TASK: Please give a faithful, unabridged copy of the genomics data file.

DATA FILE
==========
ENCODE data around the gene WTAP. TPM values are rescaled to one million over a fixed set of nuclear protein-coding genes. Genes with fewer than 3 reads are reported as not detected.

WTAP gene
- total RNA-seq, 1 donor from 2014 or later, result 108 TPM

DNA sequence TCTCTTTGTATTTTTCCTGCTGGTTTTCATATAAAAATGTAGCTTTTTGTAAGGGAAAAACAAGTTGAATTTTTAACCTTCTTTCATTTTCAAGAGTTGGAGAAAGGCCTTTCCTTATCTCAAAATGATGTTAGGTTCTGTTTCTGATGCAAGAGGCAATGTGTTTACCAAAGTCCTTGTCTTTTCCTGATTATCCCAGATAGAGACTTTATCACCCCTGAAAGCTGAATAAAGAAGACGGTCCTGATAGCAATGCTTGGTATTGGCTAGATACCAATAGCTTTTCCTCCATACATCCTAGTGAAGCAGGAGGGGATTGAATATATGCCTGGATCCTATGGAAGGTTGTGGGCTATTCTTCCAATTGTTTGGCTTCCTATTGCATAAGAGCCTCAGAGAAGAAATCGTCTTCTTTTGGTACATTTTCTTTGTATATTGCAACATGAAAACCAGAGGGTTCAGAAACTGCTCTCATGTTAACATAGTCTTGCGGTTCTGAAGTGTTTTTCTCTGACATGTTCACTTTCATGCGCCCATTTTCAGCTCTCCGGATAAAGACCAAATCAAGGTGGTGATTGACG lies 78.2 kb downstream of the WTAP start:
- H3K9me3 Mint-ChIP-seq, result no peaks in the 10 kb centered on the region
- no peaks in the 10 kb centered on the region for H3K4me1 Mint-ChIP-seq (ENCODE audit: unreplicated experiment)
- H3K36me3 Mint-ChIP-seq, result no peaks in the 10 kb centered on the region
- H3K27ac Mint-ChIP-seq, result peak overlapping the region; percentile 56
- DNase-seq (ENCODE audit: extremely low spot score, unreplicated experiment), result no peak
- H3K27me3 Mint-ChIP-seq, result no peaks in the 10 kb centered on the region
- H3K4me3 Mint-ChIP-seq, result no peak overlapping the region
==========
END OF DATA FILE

ENCODE data around the gene WTAP. TPM values are rescaled to one million over a fixed set of nuclear protein-coding genes. Genes with fewer than 3 reads are reported as not detected.

WTAP gene
- total RNA-seq, 1 donor from 2014 or later, result 108 TPM

DNA sequence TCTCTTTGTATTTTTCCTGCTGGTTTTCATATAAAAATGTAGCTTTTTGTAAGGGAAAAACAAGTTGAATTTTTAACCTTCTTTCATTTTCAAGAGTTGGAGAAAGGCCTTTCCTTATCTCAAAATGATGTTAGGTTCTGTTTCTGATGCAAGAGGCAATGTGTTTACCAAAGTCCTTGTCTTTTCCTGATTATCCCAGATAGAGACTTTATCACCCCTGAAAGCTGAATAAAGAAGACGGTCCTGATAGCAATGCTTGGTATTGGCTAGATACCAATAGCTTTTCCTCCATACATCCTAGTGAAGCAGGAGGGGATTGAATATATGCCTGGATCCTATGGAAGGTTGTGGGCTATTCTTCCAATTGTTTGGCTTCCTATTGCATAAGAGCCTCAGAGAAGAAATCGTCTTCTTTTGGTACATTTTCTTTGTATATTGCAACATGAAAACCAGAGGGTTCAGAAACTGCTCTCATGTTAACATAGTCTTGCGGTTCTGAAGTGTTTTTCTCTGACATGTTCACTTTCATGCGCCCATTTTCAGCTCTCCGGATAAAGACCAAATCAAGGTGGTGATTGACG lies 78.2 kb downstream of the WTAP start:
- H3K9me3 Mint-ChIP-seq, result no peaks in the 10 kb centered on the region
- no peaks in the 10 kb centered on the region for H3K4me1 Mint-ChIP-seq (ENCODE audit: unreplicated experiment)
- H3K36me3 Mint-ChIP-seq, result no peaks in the 10 kb centered on the region
- H3K27ac Mint-ChIP-seq, result peak overlapping the region; percentile 56
- DNase-seq (ENCODE audit: extremely low spot score, unreplicated experiment), result no peak
- H3K27me3 Mint-ChIP-seq, result no peaks in the 10 kb centered on the region
- H3K4me3 Mint-ChIP-seq, result no peak overlapping the region